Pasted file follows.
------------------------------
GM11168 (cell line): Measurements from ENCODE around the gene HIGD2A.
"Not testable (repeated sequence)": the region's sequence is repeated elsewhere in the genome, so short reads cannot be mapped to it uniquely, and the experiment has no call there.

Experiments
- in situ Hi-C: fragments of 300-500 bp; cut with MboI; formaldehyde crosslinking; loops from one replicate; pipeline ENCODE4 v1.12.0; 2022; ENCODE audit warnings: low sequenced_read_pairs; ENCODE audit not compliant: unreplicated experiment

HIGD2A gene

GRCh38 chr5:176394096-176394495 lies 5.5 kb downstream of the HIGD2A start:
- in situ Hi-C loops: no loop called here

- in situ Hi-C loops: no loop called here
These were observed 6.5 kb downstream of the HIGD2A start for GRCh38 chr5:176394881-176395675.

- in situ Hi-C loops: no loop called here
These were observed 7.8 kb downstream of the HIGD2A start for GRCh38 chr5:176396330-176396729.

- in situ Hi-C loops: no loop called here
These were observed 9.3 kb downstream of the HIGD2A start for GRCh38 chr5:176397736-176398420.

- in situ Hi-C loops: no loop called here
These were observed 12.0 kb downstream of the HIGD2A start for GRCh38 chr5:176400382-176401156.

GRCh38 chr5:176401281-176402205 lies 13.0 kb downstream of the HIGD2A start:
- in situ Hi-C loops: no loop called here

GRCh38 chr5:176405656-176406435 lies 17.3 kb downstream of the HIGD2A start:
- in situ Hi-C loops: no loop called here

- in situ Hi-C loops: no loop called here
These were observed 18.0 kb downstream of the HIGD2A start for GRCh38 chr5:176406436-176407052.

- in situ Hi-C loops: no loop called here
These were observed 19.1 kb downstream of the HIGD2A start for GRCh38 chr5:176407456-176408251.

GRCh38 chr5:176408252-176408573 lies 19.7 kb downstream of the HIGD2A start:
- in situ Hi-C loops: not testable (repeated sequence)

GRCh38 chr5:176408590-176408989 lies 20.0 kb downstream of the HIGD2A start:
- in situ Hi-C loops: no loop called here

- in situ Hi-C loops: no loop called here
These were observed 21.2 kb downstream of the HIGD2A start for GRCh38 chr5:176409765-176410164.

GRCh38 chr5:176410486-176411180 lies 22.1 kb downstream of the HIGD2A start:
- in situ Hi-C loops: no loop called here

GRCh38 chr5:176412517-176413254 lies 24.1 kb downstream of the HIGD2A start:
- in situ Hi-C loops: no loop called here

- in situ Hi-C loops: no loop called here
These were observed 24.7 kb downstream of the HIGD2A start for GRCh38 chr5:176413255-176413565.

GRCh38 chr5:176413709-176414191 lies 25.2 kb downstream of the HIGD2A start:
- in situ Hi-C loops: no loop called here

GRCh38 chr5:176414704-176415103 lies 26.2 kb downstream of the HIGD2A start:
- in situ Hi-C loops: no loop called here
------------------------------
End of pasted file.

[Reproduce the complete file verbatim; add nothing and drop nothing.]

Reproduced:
GM11168 (cell line): Measurements from ENCODE around the gene HIGD2A.
"Not testable (repeated sequence)": the region's sequence is repeated elsewhere in the genome, so short reads cannot be mapped to it uniquely, and the experiment has no call there.

Experiments
- in situ Hi-C: fragments of 300-500 bp; cut with MboI; formaldehyde crosslinking; loops from one replicate; pipeline ENCODE4 v1.12.0; 2022; ENCODE audit warnings: low sequenced_read_pairs; ENCODE audit not compliant: unreplicated experiment

HIGD2A gene

GRCh38 chr5:176394096-176394495 lies 5.5 kb downstream of the HIGD2A start:
- in situ Hi-C loops: no loop called here

- in situ Hi-C loops: no loop called here
These were observed 6.5 kb downstream of the HIGD2A start for GRCh38 chr5:176394881-176395675.

- in situ Hi-C loops: no loop called here
These were observed 7.8 kb downstream of the HIGD2A start for GRCh38 chr5:176396330-176396729.

- in situ Hi-C loops: no loop called here
These were observed 9.3 kb downstream of the HIGD2A start for GRCh38 chr5:176397736-176398420.

- in situ Hi-C loops: no loop called here
These were observed 12.0 kb downstream of the HIGD2A start for GRCh38 chr5:176400382-176401156.

GRCh38 chr5:176401281-176402205 lies 13.0 kb downstream of the HIGD2A start:
- in situ Hi-C loops: no loop called here

GRCh38 chr5:176405656-176406435 lies 17.3 kb downstream of the HIGD2A start:
- in situ Hi-C loops: no loop called here

- in situ Hi-C loops: no loop called here
These were observed 18.0 kb downstream of the HIGD2A start for GRCh38 chr5:176406436-176407052.

- in situ Hi-C loops: no loop called here
These were observed 19.1 kb downstream of the HIGD2A start for GRCh38 chr5:176407456-176408251.

GRCh38 chr5:176408252-176408573 lies 19.7 kb downstream of the HIGD2A start:
- in situ Hi-C loops: not testable (repeated sequence)

GRCh38 chr5:176408590-176408989 lies 20.0 kb downstream of the HIGD2A start:
- in situ Hi-C loops: no loop called here

- in situ Hi-C loops: no loop called here
These were observed 21.2 kb downstream of the HIGD2A start for GRCh38 chr5:176409765-176410164.

GRCh38 chr5:176410486-176411180 lies 22.1 kb downstream of the HIGD2A start:
- in situ Hi-C loops: no loop called here

GRCh38 chr5:176412517-176413254 lies 24.1 kb downstream of the HIGD2A start:
- in situ Hi-C loops: no loop called here

- in situ Hi-C loops: no loop called here
These were observed 24.7 kb downstream of the HIGD2A start for GRCh38 chr5:176413255-176413565.

GRCh38 chr5:176413709-176414191 lies 25.2 kb downstream of the HIGD2A start:
- in situ Hi-C loops: no loop called here

GRCh38 chr5:176414704-176415103 lies 26.2 kb downstream of the HIGD2A start:
- in situ Hi-C loops: no loop called here